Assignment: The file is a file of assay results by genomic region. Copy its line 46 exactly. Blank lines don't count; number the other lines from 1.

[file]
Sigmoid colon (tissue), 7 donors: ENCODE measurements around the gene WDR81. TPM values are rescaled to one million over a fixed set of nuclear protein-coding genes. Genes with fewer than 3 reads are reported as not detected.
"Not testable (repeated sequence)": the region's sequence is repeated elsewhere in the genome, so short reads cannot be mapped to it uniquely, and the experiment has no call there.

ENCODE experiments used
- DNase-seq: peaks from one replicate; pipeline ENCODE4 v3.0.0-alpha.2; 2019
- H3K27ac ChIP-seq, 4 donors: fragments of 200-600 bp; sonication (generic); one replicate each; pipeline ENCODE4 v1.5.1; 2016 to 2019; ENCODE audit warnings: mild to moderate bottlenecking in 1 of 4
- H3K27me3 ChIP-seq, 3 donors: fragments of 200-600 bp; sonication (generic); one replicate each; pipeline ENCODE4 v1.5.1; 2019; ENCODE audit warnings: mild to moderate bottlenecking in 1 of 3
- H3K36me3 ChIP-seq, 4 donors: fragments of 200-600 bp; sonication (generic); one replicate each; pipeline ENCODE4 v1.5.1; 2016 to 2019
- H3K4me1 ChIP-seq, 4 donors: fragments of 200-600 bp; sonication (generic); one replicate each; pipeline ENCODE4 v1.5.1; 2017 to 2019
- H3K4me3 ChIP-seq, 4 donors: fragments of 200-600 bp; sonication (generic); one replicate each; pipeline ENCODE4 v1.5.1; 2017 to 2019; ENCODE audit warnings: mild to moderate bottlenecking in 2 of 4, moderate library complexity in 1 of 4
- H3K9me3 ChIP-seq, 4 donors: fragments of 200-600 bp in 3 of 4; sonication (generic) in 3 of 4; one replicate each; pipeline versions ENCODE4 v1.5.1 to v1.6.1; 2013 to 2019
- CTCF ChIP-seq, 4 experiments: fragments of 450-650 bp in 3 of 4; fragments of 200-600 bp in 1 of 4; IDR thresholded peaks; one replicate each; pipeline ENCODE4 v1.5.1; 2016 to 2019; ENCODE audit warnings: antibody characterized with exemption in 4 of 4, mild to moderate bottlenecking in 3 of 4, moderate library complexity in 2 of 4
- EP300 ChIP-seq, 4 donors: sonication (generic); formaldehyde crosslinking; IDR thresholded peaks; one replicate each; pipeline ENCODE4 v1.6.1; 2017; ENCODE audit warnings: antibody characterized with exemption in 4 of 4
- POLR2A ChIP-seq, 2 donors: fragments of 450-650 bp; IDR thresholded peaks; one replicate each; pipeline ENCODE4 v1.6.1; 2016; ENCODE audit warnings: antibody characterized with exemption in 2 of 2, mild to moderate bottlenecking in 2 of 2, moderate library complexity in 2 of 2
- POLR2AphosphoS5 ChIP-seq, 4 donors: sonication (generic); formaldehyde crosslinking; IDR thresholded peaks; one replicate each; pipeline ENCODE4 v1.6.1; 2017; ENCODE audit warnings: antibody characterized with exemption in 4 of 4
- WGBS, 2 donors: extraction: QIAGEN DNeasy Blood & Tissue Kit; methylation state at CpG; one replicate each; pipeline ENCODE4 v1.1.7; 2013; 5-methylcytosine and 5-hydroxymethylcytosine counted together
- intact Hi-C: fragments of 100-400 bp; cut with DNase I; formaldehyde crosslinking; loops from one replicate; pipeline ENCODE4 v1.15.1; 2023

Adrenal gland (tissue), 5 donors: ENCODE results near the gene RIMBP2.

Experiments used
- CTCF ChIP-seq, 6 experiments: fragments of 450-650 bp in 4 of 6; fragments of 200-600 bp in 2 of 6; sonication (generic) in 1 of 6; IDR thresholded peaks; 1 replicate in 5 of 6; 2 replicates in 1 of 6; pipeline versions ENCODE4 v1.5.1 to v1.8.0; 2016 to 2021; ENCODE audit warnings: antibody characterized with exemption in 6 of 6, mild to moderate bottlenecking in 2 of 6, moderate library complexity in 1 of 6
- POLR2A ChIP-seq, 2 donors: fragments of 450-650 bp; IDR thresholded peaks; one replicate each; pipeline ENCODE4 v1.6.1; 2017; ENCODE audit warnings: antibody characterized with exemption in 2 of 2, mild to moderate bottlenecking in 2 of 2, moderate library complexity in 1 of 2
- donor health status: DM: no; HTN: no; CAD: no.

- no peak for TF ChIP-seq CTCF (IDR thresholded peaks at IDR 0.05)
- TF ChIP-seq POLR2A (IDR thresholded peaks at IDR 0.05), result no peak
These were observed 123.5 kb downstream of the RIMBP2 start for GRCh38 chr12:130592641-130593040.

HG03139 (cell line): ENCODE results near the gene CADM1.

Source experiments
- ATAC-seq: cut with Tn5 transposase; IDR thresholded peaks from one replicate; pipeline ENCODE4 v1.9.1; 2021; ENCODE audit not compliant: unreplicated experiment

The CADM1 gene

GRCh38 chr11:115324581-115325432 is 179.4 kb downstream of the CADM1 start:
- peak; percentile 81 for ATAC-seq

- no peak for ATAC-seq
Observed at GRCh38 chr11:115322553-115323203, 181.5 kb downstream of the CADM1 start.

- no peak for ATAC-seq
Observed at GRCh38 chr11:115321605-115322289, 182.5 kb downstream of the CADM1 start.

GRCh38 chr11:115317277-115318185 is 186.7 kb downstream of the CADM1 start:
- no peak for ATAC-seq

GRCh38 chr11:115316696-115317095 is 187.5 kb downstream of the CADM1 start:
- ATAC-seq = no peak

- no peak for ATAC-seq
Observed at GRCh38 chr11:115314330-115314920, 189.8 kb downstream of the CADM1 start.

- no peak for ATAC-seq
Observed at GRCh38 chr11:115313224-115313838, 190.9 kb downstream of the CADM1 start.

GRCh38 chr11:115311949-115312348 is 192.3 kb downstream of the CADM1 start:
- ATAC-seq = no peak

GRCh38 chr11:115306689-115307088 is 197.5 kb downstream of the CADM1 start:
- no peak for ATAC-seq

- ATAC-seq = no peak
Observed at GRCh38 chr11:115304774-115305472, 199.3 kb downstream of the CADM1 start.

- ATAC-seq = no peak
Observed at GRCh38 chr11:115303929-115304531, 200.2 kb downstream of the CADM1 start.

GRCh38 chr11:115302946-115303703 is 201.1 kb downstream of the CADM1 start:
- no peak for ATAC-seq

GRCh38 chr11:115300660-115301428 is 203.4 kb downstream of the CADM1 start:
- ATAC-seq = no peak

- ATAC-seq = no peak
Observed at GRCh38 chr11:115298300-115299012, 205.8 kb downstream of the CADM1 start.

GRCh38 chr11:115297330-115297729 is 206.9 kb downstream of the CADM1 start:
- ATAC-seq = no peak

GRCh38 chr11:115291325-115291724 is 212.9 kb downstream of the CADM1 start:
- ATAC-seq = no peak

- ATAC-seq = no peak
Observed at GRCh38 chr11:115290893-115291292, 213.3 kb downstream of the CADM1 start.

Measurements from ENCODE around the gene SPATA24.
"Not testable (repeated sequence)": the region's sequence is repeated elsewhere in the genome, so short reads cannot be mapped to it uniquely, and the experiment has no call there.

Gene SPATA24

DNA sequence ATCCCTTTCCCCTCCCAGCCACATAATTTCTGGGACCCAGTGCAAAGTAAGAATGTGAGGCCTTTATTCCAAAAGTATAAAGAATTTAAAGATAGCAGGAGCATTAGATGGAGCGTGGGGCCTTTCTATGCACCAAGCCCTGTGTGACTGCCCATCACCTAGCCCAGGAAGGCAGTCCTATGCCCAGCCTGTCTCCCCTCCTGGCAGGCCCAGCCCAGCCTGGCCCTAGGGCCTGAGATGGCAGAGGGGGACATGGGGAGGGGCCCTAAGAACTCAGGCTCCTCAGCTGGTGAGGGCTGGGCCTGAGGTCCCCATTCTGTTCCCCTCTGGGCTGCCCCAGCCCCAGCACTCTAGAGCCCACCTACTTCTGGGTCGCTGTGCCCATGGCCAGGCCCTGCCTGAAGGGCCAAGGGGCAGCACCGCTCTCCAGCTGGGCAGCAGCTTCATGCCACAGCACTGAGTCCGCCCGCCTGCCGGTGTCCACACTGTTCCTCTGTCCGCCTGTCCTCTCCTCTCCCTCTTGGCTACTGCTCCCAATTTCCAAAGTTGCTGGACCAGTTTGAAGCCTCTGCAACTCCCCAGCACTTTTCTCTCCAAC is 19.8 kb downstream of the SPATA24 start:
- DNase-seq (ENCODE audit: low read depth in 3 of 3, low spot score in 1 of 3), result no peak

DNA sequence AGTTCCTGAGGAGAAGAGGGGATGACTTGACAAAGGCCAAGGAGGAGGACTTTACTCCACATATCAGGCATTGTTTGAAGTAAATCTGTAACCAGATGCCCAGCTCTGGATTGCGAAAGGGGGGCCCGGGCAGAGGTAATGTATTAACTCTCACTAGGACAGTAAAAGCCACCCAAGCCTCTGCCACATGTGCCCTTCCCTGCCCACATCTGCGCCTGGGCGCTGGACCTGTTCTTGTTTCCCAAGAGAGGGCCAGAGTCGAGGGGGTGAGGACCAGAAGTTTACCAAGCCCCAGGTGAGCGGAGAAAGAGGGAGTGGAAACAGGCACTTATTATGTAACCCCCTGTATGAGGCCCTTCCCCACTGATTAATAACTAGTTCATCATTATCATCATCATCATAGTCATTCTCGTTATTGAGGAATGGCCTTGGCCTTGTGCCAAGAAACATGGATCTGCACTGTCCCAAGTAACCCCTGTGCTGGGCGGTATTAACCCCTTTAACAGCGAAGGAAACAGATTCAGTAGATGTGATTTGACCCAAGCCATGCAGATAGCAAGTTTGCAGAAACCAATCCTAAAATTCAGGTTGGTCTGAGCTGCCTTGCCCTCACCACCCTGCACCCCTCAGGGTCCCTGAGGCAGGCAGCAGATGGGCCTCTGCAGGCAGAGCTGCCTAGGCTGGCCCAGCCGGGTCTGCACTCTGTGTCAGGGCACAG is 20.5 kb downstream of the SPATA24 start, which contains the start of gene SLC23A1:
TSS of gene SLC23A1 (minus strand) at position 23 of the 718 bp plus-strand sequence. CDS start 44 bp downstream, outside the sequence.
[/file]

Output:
- no peak for ATAC-seq